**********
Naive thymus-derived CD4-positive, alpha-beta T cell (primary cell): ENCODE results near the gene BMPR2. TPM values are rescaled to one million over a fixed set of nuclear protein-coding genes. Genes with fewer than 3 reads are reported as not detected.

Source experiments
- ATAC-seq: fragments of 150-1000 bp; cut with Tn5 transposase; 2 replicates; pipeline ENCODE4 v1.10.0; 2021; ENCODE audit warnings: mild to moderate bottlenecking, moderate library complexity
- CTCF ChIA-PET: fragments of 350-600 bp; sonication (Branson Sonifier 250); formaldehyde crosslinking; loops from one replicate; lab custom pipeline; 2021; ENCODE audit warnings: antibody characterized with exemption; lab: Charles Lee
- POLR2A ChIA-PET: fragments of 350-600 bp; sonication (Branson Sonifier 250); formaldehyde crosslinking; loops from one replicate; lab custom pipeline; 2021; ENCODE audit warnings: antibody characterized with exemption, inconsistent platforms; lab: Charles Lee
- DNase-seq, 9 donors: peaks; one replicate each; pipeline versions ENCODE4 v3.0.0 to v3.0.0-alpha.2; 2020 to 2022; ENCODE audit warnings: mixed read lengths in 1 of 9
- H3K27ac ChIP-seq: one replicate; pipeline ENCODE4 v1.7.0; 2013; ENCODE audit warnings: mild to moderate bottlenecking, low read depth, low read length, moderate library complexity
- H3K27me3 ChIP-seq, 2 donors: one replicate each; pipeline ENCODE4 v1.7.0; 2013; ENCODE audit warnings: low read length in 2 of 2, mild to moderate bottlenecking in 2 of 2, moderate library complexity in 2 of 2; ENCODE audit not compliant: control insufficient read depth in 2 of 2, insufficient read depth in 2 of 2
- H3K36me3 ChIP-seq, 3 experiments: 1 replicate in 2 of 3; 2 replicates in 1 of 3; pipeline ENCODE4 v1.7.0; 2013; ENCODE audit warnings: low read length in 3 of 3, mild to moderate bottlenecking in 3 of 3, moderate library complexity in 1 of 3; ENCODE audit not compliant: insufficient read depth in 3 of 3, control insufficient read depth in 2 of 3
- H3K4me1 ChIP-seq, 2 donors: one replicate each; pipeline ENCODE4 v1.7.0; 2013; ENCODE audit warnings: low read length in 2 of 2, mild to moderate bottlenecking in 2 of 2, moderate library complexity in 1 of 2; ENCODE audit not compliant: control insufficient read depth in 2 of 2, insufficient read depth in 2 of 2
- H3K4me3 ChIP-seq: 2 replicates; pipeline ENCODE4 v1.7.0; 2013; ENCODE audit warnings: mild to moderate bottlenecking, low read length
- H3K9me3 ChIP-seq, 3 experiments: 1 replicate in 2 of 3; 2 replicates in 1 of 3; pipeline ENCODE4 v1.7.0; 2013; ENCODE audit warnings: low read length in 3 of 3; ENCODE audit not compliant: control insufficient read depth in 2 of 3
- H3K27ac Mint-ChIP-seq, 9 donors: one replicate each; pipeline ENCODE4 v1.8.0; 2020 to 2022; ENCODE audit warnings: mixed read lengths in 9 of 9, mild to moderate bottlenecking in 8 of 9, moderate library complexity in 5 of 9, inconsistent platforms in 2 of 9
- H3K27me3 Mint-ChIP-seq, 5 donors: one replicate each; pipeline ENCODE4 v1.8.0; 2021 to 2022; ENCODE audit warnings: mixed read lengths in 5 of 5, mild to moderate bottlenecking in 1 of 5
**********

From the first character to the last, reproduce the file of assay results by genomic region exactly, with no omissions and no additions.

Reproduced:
Naive thymus-derived CD4-positive, alpha-beta T cell (primary cell): ENCODE results near the gene BMPR2. TPM values are rescaled to one million over a fixed set of nuclear protein-coding genes. Genes with fewer than 3 reads are reported as not detected.

Source experiments
- ATAC-seq: fragments of 150-1000 bp; cut with Tn5 transposase; 2 replicates; pipeline ENCODE4 v1.10.0; 2021; ENCODE audit warnings: mild to moderate bottlenecking, moderate library complexity
- CTCF ChIA-PET: fragments of 350-600 bp; sonication (Branson Sonifier 250); formaldehyde crosslinking; loops from one replicate; lab custom pipeline; 2021; ENCODE audit warnings: antibody characterized with exemption; lab: Charles Lee
- POLR2A ChIA-PET: fragments of 350-600 bp; sonication (Branson Sonifier 250); formaldehyde crosslinking; loops from one replicate; lab custom pipeline; 2021; ENCODE audit warnings: antibody characterized with exemption, inconsistent platforms; lab: Charles Lee
- DNase-seq, 9 donors: peaks; one replicate each; pipeline versions ENCODE4 v3.0.0 to v3.0.0-alpha.2; 2020 to 2022; ENCODE audit warnings: mixed read lengths in 1 of 9
- H3K27ac ChIP-seq: one replicate; pipeline ENCODE4 v1.7.0; 2013; ENCODE audit warnings: mild to moderate bottlenecking, low read depth, low read length, moderate library complexity
- H3K27me3 ChIP-seq, 2 donors: one replicate each; pipeline ENCODE4 v1.7.0; 2013; ENCODE audit warnings: low read length in 2 of 2, mild to moderate bottlenecking in 2 of 2, moderate library complexity in 2 of 2; ENCODE audit not compliant: control insufficient read depth in 2 of 2, insufficient read depth in 2 of 2
- H3K36me3 ChIP-seq, 3 experiments: 1 replicate in 2 of 3; 2 replicates in 1 of 3; pipeline ENCODE4 v1.7.0; 2013; ENCODE audit warnings: low read length in 3 of 3, mild to moderate bottlenecking in 3 of 3, moderate library complexity in 1 of 3; ENCODE audit not compliant: insufficient read depth in 3 of 3, control insufficient read depth in 2 of 3
- H3K4me1 ChIP-seq, 2 donors: one replicate each; pipeline ENCODE4 v1.7.0; 2013; ENCODE audit warnings: low read length in 2 of 2, mild to moderate bottlenecking in 2 of 2, moderate library complexity in 1 of 2; ENCODE audit not compliant: control insufficient read depth in 2 of 2, insufficient read depth in 2 of 2
- H3K4me3 ChIP-seq: 2 replicates; pipeline ENCODE4 v1.7.0; 2013; ENCODE audit warnings: mild to moderate bottlenecking, low read length
- H3K9me3 ChIP-seq, 3 experiments: 1 replicate in 2 of 3; 2 replicates in 1 of 3; pipeline ENCODE4 v1.7.0; 2013; ENCODE audit warnings: low read length in 3 of 3; ENCODE audit not compliant: control insufficient read depth in 2 of 3
- H3K27ac Mint-ChIP-seq, 9 donors: one replicate each; pipeline ENCODE4 v1.8.0; 2020 to 2022; ENCODE audit warnings: mixed read lengths in 9 of 9, mild to moderate bottlenecking in 8 of 9, moderate library complexity in 5 of 9, inconsistent platforms in 2 of 9
- H3K27me3 Mint-ChIP-seq, 5 donors: one replicate each; pipeline ENCODE4 v1.8.0; 2021 to 2022; ENCODE audit warnings: mixed read lengths in 5 of 5, mild to moderate bottlenecking in 1 of 5